About Public Citizen’s Global Trade Watch (GTW)
Global Trade Watch’s mission is to ensure that in this era of globalization, a majority have the opportunity to enjoy economic security, a clean environment, safe food, medicines and products, access to quality affordable services such as health care and the exercise of democratic decision-making about the matters that affect our lives. Global Trade Watch has led the fight against corporate-rigged “trade” agreements that provide special powers for Big Pharma to raise medicine prices, promote the outsourcing of jobs to low-wage countries and undermine the food safety and other safeguards on which our families rely. For decades, we have fought for progressive alternatives that benefit people and the planet.
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What Is Global Trade Watch?
Global Trade Watch is a division of Public Citizen, the national, nonprofit consumer advocacy organization founded in 1971. Public Citizen has over 400,000 members, mainly in the United States. Global Trade Watch was created in 1995 to promote government and corporate accountability in the globalization and trade arena. Public Citizen did not get into “trade.” Rather, we recognized early on that the interests we had long battled domestically in promoting our agenda of democratically accountable governance, economic justice, public health and environmental wellbeing were advocating for new international institutions where decisions could be made behind closed doors and without the participation of those who would live with the results. We learned how “trade” pacts such as the North American Free Trade Agreement (NAFTA) and the World Trade Organization (WTO) impose expansive constraints on what non-trade policies – from food and product safety to financial regulation to local development and access to essential services to climate change and the environment and more – federal, state and local governments can maintain or enact. The pacts also establish new rights for foreign investors to operate under deregulated terms in financial services, natural resource extraction, and other sensitive sectors. Effectively, these “trade” agreements shift an ever-increasing number of issues away from local decision-making bodies and into inaccessible foreign venues where few citizens or elected officials can follow. Thus, merely to remain effective in achieving our goals, Public Citizen had to design strategies to effectively engage in this new context.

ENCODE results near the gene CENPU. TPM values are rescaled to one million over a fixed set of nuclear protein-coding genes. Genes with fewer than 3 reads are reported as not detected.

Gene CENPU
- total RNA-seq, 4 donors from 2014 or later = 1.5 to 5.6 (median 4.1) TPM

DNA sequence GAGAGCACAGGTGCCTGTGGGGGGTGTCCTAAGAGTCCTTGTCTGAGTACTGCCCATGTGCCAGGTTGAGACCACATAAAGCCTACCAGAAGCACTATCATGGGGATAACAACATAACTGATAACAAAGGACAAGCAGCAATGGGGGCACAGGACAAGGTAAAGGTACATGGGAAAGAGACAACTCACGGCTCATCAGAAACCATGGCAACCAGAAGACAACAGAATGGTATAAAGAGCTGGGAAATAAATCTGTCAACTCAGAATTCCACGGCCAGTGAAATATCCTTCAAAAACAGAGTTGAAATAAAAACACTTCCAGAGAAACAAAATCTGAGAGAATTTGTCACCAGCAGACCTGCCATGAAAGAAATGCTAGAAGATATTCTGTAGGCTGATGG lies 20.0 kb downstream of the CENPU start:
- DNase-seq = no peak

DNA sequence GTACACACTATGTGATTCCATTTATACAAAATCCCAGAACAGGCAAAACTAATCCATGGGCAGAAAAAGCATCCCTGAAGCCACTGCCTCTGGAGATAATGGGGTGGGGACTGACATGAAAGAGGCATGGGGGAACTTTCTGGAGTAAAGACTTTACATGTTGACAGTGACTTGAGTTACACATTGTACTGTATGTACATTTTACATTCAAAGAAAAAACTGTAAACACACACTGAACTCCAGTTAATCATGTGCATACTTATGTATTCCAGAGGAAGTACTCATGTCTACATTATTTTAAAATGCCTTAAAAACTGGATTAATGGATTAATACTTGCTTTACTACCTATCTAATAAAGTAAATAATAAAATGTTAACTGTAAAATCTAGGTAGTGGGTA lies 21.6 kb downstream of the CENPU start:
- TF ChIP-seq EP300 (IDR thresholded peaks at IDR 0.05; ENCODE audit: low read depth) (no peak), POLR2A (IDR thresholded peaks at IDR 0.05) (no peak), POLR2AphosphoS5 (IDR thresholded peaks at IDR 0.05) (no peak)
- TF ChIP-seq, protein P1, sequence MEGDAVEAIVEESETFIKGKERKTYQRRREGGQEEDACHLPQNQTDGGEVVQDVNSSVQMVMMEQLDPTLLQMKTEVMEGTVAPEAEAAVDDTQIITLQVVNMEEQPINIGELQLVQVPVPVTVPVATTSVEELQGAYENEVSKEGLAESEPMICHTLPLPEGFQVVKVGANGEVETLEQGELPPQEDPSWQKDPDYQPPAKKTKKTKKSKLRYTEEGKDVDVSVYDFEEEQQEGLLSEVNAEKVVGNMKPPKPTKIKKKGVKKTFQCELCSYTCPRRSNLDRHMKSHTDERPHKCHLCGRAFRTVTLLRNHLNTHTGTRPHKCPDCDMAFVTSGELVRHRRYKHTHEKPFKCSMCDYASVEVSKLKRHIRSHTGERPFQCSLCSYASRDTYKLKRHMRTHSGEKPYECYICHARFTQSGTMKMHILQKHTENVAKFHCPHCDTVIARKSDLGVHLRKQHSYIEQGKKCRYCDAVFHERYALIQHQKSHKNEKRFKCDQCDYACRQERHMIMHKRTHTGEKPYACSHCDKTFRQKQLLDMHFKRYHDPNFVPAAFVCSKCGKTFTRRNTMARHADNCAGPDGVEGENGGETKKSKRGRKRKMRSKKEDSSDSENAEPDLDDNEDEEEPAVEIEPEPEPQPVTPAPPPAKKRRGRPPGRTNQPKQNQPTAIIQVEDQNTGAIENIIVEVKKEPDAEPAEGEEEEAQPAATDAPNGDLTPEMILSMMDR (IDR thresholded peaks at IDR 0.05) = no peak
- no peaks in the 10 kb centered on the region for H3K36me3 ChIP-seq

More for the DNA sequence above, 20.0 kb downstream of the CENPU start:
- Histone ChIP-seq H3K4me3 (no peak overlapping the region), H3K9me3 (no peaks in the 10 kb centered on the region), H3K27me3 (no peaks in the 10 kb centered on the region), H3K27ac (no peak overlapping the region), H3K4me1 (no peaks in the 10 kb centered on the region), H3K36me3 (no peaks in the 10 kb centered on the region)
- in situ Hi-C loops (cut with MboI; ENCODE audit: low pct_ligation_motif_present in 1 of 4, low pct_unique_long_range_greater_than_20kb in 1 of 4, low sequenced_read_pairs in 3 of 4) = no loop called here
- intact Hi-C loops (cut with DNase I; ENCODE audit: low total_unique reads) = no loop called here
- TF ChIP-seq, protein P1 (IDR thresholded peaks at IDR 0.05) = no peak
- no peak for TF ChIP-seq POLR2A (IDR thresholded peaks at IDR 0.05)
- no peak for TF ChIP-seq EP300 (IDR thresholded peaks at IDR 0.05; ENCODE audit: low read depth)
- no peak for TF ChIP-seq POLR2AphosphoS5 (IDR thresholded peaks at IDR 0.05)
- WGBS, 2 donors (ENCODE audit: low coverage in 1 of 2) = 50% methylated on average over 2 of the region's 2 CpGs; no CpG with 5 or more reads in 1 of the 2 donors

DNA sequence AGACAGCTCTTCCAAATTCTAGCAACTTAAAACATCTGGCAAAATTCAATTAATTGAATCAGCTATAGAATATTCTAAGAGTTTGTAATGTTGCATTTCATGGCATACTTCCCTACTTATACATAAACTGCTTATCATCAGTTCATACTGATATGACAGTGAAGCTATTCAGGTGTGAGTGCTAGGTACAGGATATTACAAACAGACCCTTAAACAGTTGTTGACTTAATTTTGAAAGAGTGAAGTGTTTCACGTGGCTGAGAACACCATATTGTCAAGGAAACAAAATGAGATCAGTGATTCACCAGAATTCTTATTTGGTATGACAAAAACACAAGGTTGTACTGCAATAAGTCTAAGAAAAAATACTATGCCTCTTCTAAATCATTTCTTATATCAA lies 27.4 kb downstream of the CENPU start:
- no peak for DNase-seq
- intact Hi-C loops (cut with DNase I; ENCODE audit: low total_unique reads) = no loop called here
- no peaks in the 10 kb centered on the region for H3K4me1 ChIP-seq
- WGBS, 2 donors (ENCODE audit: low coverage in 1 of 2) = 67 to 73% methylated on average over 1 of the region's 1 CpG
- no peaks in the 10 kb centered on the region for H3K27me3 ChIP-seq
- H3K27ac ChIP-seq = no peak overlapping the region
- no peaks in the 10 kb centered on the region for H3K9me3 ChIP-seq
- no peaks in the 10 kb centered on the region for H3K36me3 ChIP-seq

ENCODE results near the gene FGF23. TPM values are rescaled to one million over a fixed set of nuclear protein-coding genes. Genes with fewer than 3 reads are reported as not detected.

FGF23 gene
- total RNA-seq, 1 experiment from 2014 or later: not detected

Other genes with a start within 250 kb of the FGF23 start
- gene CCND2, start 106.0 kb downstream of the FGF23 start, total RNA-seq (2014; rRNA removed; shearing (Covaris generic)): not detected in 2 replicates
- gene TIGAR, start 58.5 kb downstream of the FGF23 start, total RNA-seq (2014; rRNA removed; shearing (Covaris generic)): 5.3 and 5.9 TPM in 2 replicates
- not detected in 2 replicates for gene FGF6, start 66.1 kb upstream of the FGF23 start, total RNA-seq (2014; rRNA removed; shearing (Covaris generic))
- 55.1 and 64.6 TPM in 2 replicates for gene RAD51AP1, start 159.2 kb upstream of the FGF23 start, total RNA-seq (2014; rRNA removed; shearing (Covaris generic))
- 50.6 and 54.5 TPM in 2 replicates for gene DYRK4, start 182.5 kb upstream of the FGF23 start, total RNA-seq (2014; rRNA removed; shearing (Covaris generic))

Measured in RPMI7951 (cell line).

With Global Trade Watch having built unique substantive expertise and relationships with policymakers, activists, organizations, and the press around the world, Public Citizen is one of the few U.S. progressive organizations focused full-time on globalization issues. Our work seeks to make the measurable outcomes of the current policy model accessible to the public, while emphasizing that if the results are not acceptable, then the model can and must be changed or replaced. We have become a leader in promoting a public interest perspective on an array of globalization issues, including implications for access to affordable medicines; jobs and wages; food, health and safety; environmental protection, economic justice, and democratic, accountable governance. GTW has a proven ability to make complicated, seemingly arcane, intractable issues accessible and relevant to the press, policymakers, and the public – building bottom-up demand for change. GTW has a record of designing strategies and campaigns that operate on the local, state, national and international levels to affect policymaking outcomes.
Representatives of Public Citizen’s Global Trade Watch division serve on the Executive Board of the Citizens Trade Campaign, a coalition of labor, environmental, religious, family farm and consumer organizations united in the pursuit of socially and environmentally just trade policy.
How Does GTW Affect Public Policy?